While many provisions targeting higher education in previous versions of the tax plan were eventually dropped, little thought has been given to how the bill still raises taxes on parents at the time they are trying to pay for college tuition.
Many Republicans who had previously claimed to be deficit hawks have been cheerfully supportive of major tax-cutting legislation as it has moved forward this fall. But one Republican Senator, Bob Corker of Tennessee, has taken a defiant stance on the issue, insisting that “passing off increased debt to future generations” would be a deal-breaker for him. When the Senate passed its version of the tax plan last week, Corker was the only Republican to vote No.
Republican leaders who rejected a proposal to have corporations pay a single percentage point higher tax rate to benefit families with children have tapped the exact same source of savings to provide more breaks for the richest 1 percent of taxpayers. The table below compares the number and share of households nationally and in all 50-states who would benefit from the proposal to reduce taxes for working families with children versus the ”compromise” to cut the top individual tax rate — below either the House or Senate version – to 37 percent for couples with incomes above $1 million.
ITEP researchers have produced new reports and analyses that look at various pieces of the tax bill, including: the share of tax cuts that will go to foreign investors; how the plans would affect the number of taxpayers that take the mortgage interest deduction or write off charitable contributions, and remaining problems with the bill in spite of proposed compromises on state and local tax deductions.
Earlier this week, ITEP explained that two possible “compromises” to improve the Senate tax bill would accomplish very little other than make the plan more expensive. Incredibly, Republican leaders are…
Parents of college students or kids in their last years of high school are more likely to face a tax hike than others under the tax legislation moving through Congress. Higher education has entered the tax debate because the House bill (but not the Senate bill) would repeal several provisions that make college and graduate education more accessible. But little thought has been given to how the tax bills would affect the parents of college students in more direct ways and make it difficult for them to finance college for their kids. If tax legislation were allowed a reasonable number of hearings and time for debate, this is exactly the sort of issue that could be addressed.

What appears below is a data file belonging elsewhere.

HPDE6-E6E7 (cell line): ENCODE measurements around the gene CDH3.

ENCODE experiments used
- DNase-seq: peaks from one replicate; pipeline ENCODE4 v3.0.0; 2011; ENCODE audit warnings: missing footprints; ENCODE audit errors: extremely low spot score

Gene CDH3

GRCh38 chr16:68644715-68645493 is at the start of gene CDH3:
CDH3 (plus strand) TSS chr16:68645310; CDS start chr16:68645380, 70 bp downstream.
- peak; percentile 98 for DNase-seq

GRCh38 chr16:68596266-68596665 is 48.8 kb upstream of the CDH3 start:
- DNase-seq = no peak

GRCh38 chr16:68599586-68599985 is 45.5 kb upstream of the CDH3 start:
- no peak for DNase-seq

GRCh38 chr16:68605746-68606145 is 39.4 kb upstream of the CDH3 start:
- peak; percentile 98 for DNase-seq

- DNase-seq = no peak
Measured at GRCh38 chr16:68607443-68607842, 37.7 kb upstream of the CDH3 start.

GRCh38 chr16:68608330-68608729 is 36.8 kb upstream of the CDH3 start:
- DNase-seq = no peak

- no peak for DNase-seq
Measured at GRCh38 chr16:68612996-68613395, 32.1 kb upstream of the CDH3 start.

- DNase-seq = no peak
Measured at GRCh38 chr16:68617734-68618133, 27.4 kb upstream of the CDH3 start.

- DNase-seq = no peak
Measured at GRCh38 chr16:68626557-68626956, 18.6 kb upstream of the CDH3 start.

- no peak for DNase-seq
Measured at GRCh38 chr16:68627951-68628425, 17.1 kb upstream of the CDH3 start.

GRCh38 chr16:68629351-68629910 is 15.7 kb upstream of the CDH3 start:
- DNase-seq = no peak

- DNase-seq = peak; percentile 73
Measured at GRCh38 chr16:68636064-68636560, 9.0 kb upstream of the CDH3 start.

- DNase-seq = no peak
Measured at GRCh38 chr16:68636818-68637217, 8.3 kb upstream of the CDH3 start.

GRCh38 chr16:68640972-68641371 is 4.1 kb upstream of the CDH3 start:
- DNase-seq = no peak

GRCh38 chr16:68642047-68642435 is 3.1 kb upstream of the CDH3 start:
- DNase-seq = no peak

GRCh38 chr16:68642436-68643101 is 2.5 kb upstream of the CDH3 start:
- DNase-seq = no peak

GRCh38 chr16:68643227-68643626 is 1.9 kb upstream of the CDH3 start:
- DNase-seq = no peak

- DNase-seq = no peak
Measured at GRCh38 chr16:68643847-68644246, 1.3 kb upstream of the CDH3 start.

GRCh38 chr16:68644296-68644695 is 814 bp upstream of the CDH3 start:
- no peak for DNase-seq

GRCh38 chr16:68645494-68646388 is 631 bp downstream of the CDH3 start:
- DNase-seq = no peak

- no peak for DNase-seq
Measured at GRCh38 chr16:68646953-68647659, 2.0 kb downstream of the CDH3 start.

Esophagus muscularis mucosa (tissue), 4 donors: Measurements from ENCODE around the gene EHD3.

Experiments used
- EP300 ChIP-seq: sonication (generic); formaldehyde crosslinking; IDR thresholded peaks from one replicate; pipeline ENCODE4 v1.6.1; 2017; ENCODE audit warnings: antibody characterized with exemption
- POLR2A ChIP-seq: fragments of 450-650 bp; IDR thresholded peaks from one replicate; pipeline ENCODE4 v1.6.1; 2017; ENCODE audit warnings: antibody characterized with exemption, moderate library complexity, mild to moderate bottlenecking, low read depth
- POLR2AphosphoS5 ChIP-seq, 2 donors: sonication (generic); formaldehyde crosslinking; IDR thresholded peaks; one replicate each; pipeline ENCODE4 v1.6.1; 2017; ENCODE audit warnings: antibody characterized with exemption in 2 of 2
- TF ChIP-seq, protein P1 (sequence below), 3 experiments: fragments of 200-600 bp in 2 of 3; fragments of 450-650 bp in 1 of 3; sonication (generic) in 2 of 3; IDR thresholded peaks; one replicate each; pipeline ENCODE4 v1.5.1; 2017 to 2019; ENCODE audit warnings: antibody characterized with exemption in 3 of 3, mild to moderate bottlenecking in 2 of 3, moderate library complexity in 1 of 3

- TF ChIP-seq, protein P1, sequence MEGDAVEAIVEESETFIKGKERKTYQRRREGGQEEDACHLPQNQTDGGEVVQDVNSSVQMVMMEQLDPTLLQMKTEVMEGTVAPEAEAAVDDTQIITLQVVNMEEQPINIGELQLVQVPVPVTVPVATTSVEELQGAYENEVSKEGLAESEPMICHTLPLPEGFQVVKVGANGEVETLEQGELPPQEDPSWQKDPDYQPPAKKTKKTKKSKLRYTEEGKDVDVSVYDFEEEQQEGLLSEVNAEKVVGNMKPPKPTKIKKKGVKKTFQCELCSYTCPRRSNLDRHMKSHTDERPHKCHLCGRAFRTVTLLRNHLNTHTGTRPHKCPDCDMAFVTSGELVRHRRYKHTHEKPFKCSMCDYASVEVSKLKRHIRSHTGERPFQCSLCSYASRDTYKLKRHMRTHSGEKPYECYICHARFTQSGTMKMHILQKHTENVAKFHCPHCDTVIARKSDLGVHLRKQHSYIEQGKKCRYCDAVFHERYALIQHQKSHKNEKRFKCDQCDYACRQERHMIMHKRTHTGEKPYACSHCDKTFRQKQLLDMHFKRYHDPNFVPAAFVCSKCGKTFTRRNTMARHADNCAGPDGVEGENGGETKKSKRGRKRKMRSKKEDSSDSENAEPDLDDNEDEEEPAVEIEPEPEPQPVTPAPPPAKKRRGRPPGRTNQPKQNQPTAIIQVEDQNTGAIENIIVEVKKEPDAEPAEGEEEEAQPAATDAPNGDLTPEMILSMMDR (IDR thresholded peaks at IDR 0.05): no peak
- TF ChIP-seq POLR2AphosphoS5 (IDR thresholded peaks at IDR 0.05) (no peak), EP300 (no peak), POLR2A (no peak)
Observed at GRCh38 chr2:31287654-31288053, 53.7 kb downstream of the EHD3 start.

In his inaugural speech, President Trump told the world that Washington would be driven by a principle of “America First.” But the tax plans moving through Congress only put the richest Americans first. Everyone else comes after foreign investors.
Treasury Secretary Steven Mnuchin claimed for weeks that his department would release a study showing that the $1.5 trillion tax cut moving through Congress would “pay for itself.” On Monday he released a one-page memo that asserts, without evidence, that economic growth resulting from President Trump’s policies would raise enough revenue to more than offset the costs of the tax cuts.
Republicans in Congress are reported to be considering two versions of a change they claim would “improve” the current bills by making them more generous to residents of higher-taxed states. As illustrated by these estimates, the reality is that these proposals would make little difference on those states and taxpayers hit hardest.
The Senate tax bill, with or without either of the compromises that could be added to it, would shift personal income taxes away from Florida and Texas to states like California and New York, which are already paying a high share relative to their populations.
The hand-written scrawls in the margins of the hastily written 500-page Senate tax bill had barely dried when lawmakers began to reveal the true motivation behind their rush to fundamentally overhaul the nation’s tax code.
But so far, Republican leaders have demonstrated that, for them, the only voices that matter in this debate are those that fund their campaigns.
A new report from ITEP provides more details on the many breaks and loopholes for wealthy real estate investors like Trump and what a true tax reform would do to close them.
Senators Ron Johnson of Wisconsin and Steve Daines of Montana want the tax bill on the Senate floor to be amended to offer a more generous tax break for “pass-through” businesses. We have estimated how all the provisions in the tax bill would impact each income group under three possible scenarios. The only thing different in each scenario is the size of the deduction for pass-through income: 17.4 percent (the deduction in the bill as this is written), 20 percent and 27 percent. We find that the size of the pass-through break makes no difference for anyone who is not well off.
One of the findings is that every income group would face higher personal income taxes in years after 2025 (including 2027). Chained CPI would gradually push taxpayers into higher income tax brackets and make the standard deduction, the Earned Income Tax Credit, and several other breaks less generous over time. The switch to chained CPI would cause some low-income people to face a tax hike starting in 2019, the second year the plan would be in effect.
One of the more surprising findings of ITEP’s recent estimates on the Senate tax bill is that 19 states would pay more overall in federal taxes if the bill becomes law. This is not just an increase in the personal income taxes paid (which would happen in some states under the House bill). This is an increase in their net federal taxes overall, even including the assumed benefits of corporate tax cuts and estate tax cuts.
The Tax Cuts and Jobs Act, which was introduced on Nov. 2 in the House of Representatives, would raise taxes on some Americans and cut taxes on others while also providing significant savings to foreign investors.